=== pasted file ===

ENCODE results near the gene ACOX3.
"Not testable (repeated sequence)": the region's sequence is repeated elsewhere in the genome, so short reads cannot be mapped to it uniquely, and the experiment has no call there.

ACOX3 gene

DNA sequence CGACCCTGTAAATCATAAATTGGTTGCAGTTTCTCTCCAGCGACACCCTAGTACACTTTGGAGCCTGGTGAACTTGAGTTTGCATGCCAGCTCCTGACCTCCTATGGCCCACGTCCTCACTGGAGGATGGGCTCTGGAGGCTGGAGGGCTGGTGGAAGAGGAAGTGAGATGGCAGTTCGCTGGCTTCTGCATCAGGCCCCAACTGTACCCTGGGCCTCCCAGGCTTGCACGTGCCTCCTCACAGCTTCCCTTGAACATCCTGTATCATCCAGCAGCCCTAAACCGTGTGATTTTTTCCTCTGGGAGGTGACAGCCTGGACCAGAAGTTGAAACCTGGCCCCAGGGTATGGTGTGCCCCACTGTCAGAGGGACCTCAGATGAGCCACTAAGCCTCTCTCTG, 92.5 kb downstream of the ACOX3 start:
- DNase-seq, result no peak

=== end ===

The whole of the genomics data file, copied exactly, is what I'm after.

ENCODE results near the gene ACOX3.
"Not testable (repeated sequence)": the region's sequence is repeated elsewhere in the genome, so short reads cannot be mapped to it uniquely, and the experiment has no call there.

ACOX3 gene

DNA sequence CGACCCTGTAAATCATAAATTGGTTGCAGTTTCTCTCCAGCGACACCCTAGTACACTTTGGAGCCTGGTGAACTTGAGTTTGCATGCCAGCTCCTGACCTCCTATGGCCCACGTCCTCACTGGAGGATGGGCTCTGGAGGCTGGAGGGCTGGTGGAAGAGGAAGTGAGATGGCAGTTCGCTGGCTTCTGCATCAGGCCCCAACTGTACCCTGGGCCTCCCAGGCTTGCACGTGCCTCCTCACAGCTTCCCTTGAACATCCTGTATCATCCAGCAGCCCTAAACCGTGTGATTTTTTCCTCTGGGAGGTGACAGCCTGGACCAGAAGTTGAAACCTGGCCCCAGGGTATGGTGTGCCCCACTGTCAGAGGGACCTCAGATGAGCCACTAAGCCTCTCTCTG, 92.5 kb downstream of the ACOX3 start:
- DNase-seq, result no peak